My friend Tanja recently wrote a letter to her husband on her blog-I found such solace in reading it that I decided to steal the idea to commemorate the two year mark since my husband’s passing. Please indulge me this one time:
Don, Today marks two years since I last kissed you, hugged you or told you I loved you. I am terribly grateful that I was able to do that one last time. I am thankful that our relationship allowed for constant affirmation of love. You have been missed so much these past two years, yet your legacy has remain a constant reminder of your life and what it stood for.
You wouldn’t recognize the boys at this point. Our oldest son is in college and thriving. He has a lovely girlfriend and I find that he loves her as he saw you love me. There is adoration and pride whenever he speaks of her and they seem to be the very best of friends. He reflects so much of your spirit. He has taken the responsibility of “head of the house” yet still allowed himself the luxury of being a young man. He has bought a new car—which I find to be quite ugly, but is his pride and joy. We tease him that his new car is a toaster on wheels and that parking it in the garage is a problem because when the “Pop Tarts” pop from the top, they will hit the roof of the garage. You would not have liked the vehicle either, but would have understood his feelings toward the car because you felt the same way about that ’79 Camero (which, by the way, was MUCH cooler). He plays your Martin guitar often even though he doesn’t play with ‘the band’ anymore. He loves that guitar and takes special care of it. You would be proud.
Our youngest has had trouble adjusting to middle school. We have been racking our brains trying to figure it all out. I especially wish you were here to deal with the issues at school, so that I could continue my professional relationship there. You had the ability to make the rigid more open-minded and boy are we dealing with "rigid" right now. I would like to blame his non-conformity to the time of year or his aversion to adjusting to new situations, but I know what you would say. You would say, “Marsha, he is YOU---duh---this middle school stuff is not “fun” enough for him. Just relax, he will come around and hopefully school won’t ruin him” and of course, you would be right. He has become very sensitive to the spiritual aspects of his life. You would be proud of how he responds in church when he is moved. We sang together in church last month and it was a moment of great pride. He has an amazing voice and I think will discover this to be a talent to cultivate. In band, he is playing the drums, following in his brother’s footsteps. He still views life as “glass half-full” and remains true to his word no matter what.
Chelsie misses you. She did from the beginning. Even the vet told us that she was in mourning. We attempted to make her feel better by getting her a doggy companion who, in turn, bit Riley and….well---ended up in a new home. I don’t think Chelsie minded too much. She enjoys being “top dog”.
We moved to a new home not long after you left us. We live in the community we talked about moving to for years. My only real regret is that you didn’t get to live here. You would have loved the walking paths and the sporting opportunities so close to the house. We are enjoying riding our bicycles and walking to the baseball field. The house is a two-story structure which wouldn’t have thrilled you, but you would have liked the neighbors, as they are friends we have known for years. The ping-pong table is set up downstairs, but doesn’t get used as often as it should. We do think of you each time we play.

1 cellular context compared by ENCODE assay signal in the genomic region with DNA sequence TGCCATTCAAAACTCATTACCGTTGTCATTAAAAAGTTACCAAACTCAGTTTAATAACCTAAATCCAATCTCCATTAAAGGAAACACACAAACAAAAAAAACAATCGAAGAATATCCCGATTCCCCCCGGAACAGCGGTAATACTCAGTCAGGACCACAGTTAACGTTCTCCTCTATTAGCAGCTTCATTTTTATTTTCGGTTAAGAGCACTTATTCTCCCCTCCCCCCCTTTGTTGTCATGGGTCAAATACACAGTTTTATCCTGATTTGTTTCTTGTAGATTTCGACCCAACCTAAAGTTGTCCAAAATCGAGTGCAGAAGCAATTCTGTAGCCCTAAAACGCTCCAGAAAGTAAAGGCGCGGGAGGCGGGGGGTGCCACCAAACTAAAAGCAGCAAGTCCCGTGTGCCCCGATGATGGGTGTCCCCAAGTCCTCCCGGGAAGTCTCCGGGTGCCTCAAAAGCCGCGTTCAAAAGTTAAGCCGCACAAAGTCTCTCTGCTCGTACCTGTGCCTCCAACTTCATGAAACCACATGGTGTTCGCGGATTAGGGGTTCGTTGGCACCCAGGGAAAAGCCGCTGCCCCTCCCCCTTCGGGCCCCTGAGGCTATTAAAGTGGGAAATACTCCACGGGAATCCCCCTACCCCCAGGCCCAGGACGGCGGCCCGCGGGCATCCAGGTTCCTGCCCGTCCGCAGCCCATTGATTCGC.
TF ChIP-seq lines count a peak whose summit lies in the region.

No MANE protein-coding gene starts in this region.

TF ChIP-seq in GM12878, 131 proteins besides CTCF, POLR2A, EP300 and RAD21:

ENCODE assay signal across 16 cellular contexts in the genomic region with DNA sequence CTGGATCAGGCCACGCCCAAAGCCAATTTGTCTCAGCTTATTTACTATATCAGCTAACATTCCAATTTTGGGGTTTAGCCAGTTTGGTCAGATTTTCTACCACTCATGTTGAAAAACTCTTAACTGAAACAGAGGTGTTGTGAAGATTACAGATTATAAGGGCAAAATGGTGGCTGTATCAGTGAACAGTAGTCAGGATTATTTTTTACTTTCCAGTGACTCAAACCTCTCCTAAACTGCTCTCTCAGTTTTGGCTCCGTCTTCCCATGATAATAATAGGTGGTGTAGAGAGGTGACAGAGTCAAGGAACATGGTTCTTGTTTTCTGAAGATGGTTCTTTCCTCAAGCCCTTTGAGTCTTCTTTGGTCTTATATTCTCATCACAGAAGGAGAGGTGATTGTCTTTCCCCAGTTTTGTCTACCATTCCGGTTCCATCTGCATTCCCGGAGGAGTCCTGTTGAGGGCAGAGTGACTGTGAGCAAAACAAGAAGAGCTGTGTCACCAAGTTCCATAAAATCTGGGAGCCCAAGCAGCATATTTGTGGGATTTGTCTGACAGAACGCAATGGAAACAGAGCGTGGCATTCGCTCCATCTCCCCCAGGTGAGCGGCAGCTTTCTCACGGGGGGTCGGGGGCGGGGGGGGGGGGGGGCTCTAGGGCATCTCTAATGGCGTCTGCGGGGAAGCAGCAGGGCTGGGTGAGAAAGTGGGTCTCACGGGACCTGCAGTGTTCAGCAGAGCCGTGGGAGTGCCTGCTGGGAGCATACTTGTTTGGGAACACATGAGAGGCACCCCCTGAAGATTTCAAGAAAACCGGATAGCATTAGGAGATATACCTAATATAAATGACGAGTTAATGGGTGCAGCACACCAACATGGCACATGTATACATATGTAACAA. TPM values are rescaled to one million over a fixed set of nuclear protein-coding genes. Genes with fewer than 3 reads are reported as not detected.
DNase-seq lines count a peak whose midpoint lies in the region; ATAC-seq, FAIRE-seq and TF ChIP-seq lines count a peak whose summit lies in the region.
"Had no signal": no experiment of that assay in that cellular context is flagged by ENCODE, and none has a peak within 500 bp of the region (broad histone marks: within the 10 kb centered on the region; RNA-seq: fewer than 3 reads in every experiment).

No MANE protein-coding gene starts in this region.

We are thankful of our memories, and strive to live for today and have hope for a future. The love legacy you left has allowed us to continue to grow through our grief. We miss you, but cherish the many wonderful memories that have allowed us to speak of you often in a loving manner. Your life has allowed us to continue ours. I get emails from Erica every once in a while. They always make me smile as she reminisces snapshots of memories from IP. Your mother is still a major part of our lives. We don’t get to see her as much as we would like, but that is because of our busy schedules. I know she misses you and your dad, but has become quite independent. She has even met some widow friends of her own. You would be proud of her, just as we are. She is a great source of comfort to the boys and to me.
Though there have been some disappointments in the male-role-model department and some promises that haven’t been fully fulfilled, I believe the boys have found their way. I have had to be enough at times and our oldest has assumed some responsibility. This is not a bad thing. It has made us all more self-sufficient.
We still laugh a lot, play games, root for the Cardinals and the Illini, watch old movies and allow music to continue to define our lives. We think and speak of you daily—always in the most fond and loving manner. We have hope for a future that will be filled with continued love and peace. More than anything, we acknowledge that God has been faithful. He has heard our cries for solace and answered—not always as we expected, but always fully and completely. So on this, our sadiversary, we honor you and the special place you reside in our hearts.